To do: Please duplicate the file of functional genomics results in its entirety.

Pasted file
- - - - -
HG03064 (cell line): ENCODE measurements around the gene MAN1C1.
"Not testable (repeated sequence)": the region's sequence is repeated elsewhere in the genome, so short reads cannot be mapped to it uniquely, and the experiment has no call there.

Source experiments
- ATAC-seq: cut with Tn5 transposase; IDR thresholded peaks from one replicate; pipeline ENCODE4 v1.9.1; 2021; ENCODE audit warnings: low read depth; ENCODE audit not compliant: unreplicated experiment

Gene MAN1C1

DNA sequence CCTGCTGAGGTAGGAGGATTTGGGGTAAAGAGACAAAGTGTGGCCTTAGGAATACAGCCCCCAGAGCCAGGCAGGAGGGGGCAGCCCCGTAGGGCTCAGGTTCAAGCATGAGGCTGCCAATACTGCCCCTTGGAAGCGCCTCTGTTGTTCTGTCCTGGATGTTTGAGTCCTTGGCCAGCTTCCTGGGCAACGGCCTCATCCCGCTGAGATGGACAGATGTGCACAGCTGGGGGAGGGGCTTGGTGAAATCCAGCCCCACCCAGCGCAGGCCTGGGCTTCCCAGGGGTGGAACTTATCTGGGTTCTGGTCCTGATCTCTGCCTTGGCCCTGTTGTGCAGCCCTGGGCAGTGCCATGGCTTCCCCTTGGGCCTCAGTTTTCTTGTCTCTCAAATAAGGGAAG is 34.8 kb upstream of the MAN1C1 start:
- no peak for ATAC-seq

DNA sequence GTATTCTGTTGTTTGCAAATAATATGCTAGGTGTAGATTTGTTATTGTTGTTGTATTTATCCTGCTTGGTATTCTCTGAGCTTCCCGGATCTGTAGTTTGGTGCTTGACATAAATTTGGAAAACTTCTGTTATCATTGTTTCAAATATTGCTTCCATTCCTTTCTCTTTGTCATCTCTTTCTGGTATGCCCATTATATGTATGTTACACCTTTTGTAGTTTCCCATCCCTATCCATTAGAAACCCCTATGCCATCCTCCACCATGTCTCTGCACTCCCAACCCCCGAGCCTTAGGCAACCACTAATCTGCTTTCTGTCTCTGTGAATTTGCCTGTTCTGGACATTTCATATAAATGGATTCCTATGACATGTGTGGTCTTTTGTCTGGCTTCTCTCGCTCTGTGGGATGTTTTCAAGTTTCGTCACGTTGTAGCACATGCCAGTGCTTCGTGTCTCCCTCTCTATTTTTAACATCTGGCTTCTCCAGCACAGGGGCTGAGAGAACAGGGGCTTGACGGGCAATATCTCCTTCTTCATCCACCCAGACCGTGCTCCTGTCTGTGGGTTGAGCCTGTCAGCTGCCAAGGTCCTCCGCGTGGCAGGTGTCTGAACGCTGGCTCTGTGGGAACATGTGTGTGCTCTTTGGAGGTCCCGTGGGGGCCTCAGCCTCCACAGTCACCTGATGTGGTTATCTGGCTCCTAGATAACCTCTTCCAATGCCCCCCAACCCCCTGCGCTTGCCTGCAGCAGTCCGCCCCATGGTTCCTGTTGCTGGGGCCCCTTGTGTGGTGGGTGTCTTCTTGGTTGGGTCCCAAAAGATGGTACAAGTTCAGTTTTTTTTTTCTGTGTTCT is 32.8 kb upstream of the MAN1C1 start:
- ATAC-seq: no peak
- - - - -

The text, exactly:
HG03064 (cell line): ENCODE measurements around the gene MAN1C1.
"Not testable (repeated sequence)": the region's sequence is repeated elsewhere in the genome, so short reads cannot be mapped to it uniquely, and the experiment has no call there.

Source experiments
- ATAC-seq: cut with Tn5 transposase; IDR thresholded peaks from one replicate; pipeline ENCODE4 v1.9.1; 2021; ENCODE audit warnings: low read depth; ENCODE audit not compliant: unreplicated experiment

Gene MAN1C1

DNA sequence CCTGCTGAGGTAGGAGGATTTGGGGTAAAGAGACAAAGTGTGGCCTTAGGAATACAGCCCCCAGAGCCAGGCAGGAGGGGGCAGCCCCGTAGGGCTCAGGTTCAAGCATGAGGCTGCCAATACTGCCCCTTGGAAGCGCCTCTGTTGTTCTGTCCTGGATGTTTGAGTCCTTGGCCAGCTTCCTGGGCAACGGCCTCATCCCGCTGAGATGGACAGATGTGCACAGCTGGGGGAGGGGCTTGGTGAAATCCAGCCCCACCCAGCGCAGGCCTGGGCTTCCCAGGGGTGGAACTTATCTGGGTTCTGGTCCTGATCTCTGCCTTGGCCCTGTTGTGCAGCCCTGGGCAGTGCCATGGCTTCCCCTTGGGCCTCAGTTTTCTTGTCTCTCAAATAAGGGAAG is 34.8 kb upstream of the MAN1C1 start:
- no peak for ATAC-seq

DNA sequence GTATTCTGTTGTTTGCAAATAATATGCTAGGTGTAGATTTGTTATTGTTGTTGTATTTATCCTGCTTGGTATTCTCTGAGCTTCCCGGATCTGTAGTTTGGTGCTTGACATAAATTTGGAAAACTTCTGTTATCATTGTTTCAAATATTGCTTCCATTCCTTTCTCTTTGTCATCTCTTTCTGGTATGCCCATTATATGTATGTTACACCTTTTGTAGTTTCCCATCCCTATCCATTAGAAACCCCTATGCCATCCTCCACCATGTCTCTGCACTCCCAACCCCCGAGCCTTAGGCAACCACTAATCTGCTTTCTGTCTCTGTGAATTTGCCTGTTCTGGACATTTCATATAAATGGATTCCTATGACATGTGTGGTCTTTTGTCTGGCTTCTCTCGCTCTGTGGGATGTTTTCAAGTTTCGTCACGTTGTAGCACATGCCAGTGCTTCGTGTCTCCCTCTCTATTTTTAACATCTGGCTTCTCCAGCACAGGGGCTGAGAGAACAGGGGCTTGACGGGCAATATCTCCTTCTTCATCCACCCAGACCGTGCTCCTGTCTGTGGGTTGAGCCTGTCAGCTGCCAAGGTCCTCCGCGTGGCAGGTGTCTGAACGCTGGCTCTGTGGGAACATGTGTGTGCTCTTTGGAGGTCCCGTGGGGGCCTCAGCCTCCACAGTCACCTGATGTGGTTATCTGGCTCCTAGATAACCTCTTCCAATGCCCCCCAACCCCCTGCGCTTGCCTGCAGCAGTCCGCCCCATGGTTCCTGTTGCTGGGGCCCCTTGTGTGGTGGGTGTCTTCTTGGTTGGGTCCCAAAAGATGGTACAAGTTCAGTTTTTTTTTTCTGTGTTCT is 32.8 kb upstream of the MAN1C1 start:
- ATAC-seq: no peak